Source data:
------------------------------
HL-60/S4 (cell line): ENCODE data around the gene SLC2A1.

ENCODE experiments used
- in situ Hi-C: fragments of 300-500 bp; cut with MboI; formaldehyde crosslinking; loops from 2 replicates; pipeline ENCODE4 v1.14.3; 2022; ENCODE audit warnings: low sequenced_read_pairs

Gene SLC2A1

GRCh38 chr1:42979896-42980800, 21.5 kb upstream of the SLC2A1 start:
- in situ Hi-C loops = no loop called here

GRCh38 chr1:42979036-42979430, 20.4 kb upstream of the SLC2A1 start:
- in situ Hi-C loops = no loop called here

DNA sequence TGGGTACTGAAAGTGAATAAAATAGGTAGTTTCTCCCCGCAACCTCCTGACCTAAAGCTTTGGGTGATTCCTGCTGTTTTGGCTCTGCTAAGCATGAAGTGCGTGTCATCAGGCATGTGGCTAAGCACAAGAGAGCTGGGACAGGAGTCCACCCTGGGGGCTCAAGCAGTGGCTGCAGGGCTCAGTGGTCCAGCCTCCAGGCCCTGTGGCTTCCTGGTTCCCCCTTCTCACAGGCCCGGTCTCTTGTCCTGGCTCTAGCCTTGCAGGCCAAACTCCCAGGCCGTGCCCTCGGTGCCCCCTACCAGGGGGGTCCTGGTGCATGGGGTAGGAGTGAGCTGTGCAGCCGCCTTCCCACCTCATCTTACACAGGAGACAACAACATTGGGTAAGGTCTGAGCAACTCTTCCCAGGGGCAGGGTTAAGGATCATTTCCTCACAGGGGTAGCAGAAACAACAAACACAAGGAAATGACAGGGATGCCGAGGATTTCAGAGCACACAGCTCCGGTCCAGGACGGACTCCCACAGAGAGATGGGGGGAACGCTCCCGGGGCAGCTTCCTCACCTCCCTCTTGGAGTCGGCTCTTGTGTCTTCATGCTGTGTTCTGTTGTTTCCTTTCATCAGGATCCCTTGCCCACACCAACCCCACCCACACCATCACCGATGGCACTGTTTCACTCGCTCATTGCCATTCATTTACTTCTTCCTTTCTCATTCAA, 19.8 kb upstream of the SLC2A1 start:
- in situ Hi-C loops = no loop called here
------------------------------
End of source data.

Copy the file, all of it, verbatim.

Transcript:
HL-60/S4 (cell line): ENCODE data around the gene SLC2A1.

ENCODE experiments used
- in situ Hi-C: fragments of 300-500 bp; cut with MboI; formaldehyde crosslinking; loops from 2 replicates; pipeline ENCODE4 v1.14.3; 2022; ENCODE audit warnings: low sequenced_read_pairs

Gene SLC2A1

GRCh38 chr1:42979896-42980800, 21.5 kb upstream of the SLC2A1 start:
- in situ Hi-C loops = no loop called here

GRCh38 chr1:42979036-42979430, 20.4 kb upstream of the SLC2A1 start:
- in situ Hi-C loops = no loop called here

DNA sequence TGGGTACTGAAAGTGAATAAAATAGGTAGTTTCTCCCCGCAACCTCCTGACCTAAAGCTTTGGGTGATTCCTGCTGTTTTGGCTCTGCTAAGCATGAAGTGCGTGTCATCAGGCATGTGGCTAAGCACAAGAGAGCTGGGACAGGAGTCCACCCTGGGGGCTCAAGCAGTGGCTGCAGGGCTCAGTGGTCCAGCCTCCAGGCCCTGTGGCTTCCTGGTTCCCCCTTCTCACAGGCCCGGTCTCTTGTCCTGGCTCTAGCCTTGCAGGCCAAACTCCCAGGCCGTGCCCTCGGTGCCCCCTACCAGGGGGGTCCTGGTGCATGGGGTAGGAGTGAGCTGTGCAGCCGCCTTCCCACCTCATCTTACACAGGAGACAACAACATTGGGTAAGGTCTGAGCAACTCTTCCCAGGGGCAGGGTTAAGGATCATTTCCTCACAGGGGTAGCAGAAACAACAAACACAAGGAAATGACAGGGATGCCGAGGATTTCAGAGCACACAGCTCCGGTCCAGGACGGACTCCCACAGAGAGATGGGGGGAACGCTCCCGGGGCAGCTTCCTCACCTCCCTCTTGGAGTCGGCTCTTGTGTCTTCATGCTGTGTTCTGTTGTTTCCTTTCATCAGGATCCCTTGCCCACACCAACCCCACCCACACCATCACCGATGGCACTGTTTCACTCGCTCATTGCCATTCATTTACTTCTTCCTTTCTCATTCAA, 19.8 kb upstream of the SLC2A1 start:
- in situ Hi-C loops = no loop called here